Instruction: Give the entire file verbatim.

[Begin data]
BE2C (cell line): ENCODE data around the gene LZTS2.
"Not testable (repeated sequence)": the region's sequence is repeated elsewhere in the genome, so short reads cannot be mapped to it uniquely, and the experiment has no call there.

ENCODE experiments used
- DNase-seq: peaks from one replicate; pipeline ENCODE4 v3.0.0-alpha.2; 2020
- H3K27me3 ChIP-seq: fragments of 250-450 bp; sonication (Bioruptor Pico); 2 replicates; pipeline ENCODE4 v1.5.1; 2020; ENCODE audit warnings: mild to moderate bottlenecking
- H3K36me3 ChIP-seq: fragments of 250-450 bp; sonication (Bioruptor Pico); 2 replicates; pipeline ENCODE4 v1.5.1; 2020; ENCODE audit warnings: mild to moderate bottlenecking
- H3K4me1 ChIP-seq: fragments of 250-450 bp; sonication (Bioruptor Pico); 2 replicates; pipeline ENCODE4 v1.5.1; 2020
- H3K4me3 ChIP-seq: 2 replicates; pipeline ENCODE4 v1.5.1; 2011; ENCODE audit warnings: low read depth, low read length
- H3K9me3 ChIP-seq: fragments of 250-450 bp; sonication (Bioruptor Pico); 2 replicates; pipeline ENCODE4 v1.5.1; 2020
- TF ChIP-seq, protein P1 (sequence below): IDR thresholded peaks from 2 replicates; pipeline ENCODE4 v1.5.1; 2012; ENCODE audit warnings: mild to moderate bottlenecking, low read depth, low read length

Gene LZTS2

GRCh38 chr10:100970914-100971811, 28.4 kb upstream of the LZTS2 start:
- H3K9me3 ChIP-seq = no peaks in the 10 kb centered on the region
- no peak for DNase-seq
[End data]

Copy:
BE2C (cell line): ENCODE data around the gene LZTS2.
"Not testable (repeated sequence)": the region's sequence is repeated elsewhere in the genome, so short reads cannot be mapped to it uniquely, and the experiment has no call there.

ENCODE experiments used
- DNase-seq: peaks from one replicate; pipeline ENCODE4 v3.0.0-alpha.2; 2020
- H3K27me3 ChIP-seq: fragments of 250-450 bp; sonication (Bioruptor Pico); 2 replicates; pipeline ENCODE4 v1.5.1; 2020; ENCODE audit warnings: mild to moderate bottlenecking
- H3K36me3 ChIP-seq: fragments of 250-450 bp; sonication (Bioruptor Pico); 2 replicates; pipeline ENCODE4 v1.5.1; 2020; ENCODE audit warnings: mild to moderate bottlenecking
- H3K4me1 ChIP-seq: fragments of 250-450 bp; sonication (Bioruptor Pico); 2 replicates; pipeline ENCODE4 v1.5.1; 2020
- H3K4me3 ChIP-seq: 2 replicates; pipeline ENCODE4 v1.5.1; 2011; ENCODE audit warnings: low read depth, low read length
- H3K9me3 ChIP-seq: fragments of 250-450 bp; sonication (Bioruptor Pico); 2 replicates; pipeline ENCODE4 v1.5.1; 2020
- TF ChIP-seq, protein P1 (sequence below): IDR thresholded peaks from 2 replicates; pipeline ENCODE4 v1.5.1; 2012; ENCODE audit warnings: mild to moderate bottlenecking, low read depth, low read length

Gene LZTS2

GRCh38 chr10:100970914-100971811, 28.4 kb upstream of the LZTS2 start:
- H3K9me3 ChIP-seq = no peaks in the 10 kb centered on the region
- no peak for DNase-seq